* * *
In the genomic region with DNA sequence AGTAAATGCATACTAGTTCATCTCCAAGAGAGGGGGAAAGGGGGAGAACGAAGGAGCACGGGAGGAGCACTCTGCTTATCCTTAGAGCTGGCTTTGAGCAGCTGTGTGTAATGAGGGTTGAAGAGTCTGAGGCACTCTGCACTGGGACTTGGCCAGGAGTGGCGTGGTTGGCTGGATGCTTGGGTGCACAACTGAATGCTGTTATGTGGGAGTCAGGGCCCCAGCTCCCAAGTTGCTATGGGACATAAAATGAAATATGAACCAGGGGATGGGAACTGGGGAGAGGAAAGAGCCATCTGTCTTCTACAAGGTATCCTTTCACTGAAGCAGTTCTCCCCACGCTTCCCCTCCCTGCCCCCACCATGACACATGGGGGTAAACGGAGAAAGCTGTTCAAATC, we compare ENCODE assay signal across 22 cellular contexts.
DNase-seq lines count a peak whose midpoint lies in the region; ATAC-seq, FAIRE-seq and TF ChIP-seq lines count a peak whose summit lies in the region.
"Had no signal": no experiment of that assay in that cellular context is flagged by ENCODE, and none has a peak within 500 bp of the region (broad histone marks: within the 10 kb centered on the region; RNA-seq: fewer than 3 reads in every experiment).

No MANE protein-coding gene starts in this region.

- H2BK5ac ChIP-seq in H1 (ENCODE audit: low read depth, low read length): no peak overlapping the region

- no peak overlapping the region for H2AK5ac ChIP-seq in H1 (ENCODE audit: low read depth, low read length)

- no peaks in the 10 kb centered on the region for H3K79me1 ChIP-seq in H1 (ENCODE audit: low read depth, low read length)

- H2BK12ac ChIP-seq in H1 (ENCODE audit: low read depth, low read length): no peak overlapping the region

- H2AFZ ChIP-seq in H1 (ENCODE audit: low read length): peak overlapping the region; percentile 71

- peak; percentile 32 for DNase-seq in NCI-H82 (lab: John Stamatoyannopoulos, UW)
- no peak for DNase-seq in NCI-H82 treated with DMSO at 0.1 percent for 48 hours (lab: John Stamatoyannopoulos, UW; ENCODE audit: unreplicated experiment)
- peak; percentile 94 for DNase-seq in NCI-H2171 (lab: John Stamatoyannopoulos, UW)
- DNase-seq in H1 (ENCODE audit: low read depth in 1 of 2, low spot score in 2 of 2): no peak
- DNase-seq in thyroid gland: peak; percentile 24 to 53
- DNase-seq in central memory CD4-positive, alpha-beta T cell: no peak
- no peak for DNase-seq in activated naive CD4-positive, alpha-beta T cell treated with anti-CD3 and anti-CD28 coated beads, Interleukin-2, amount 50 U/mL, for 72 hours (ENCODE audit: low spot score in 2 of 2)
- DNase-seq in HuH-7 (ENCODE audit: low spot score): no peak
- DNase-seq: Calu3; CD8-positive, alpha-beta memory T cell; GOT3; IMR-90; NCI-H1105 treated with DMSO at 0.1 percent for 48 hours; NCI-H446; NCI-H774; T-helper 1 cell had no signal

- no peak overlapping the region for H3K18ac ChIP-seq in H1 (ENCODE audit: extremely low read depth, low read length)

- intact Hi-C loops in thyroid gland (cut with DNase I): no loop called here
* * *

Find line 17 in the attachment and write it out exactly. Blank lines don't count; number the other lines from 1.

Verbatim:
- DNase-seq in HuH-7 (ENCODE audit: low spot score): no peak